- "The Black Widow Boys" [ HTML ] describes the training regimen of a P-61 crew, along with a short history of night-fighter development and usage.
- "How to fly a P-61" [ HTML ] is one of a series of "How to fly" articles in Air News.
- "P-61" [ HTML ] is a short design analysis article.
- "Design Details of the Northrop P-61" [ HTML ] is a two-part design analysis of the P-61.
- "Design Analysis of the Northrop Black Widow" [ HTML ] gives considerable detail on the design of the P-61.
- The P-61 ID entry from Recognition Journal, page dated April 1, 1944, shows YP-61 118877 seen from 2 o'clock low and a 3-view silhoutte. Data were restricted in April, 1944.
A second page of the ID entry shows four more views of the YP-61: 3 o'clock; 12 o'clock low; 2 o'clock high, vertical plan view from above.
- The Air Tech color front cover for July, 1944, shows P-61A-1-NO 25507 in OD camouflage in flight over Southern California; view is from 8 o'clock.
- "Two strikes against the Axis", [ HTML ] includes a photo of a P-61 on the ground, seen from 6 o'clock.
- An in-flight photo, "Northrop P-61 Black Widow", shows YP-61-NO 118887 from 10 o'clock low. Plane has white radome and non-specular paint.
- A news clip with photos, "Deadly Lady of the Evening", includes two views of what is probably a YP-61, one in flight seen from 8 o'clock low, one on the ground, seen from 1 o'clock.
- A Northrop ad, "This big black battlecruiser is the first true night fighter", features a color painting of a P-61 seen from 1 o'clock low.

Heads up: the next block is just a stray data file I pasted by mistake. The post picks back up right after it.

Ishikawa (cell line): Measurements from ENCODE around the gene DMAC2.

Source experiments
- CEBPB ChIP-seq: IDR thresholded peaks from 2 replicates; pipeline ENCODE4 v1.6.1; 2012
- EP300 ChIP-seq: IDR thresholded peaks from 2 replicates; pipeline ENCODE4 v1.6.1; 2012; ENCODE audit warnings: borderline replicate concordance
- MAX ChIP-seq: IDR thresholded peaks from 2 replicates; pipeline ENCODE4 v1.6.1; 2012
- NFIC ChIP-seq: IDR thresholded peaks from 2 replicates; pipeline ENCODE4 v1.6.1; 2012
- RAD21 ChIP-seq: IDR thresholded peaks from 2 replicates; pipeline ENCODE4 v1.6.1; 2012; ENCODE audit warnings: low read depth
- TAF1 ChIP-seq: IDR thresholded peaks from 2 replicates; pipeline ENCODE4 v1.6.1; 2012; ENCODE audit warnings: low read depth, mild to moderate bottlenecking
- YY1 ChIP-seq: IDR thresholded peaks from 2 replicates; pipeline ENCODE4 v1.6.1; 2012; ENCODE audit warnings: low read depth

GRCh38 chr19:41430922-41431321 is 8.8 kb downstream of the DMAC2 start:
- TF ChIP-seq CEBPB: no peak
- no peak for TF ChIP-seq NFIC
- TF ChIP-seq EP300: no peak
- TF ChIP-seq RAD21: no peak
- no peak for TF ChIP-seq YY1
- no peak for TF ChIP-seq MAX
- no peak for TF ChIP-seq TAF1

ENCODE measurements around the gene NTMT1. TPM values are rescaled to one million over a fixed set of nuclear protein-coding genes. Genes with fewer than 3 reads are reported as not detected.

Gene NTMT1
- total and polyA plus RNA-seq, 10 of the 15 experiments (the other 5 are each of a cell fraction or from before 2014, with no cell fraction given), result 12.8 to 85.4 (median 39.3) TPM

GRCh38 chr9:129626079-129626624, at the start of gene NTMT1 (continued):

- A Northrop ad, "Big as a bomber, fast as a fighter
the first US warplane ever designed especially for night fighting" has a color painting of P-61A 25508 on a tropical airfield, seen from 2 o'clock.
- "Aviation's Sketchbook of Design Detail" for November, 1944, shows details of the nose landing gear.
- A DuPont Lucite ad, "Lucite", has a picture of a P-61 seen from 10 o'clock low and two detail photos pilot housing and tail compartment showing the glazing of those areas.
- A Pesco (air pumps and power brakes) ad, "Performance controls the air", features a color drawing of a P-61B in flight at night, seen from 10 o'clock high. The plane seems to be depicted in OD camouflage. The Pesco brake booster was tradenamed "Univac," a potential source of amusement for later generations.
- A Northrop ad, "Retractable-ailerons
a Northrop contribution to slow landings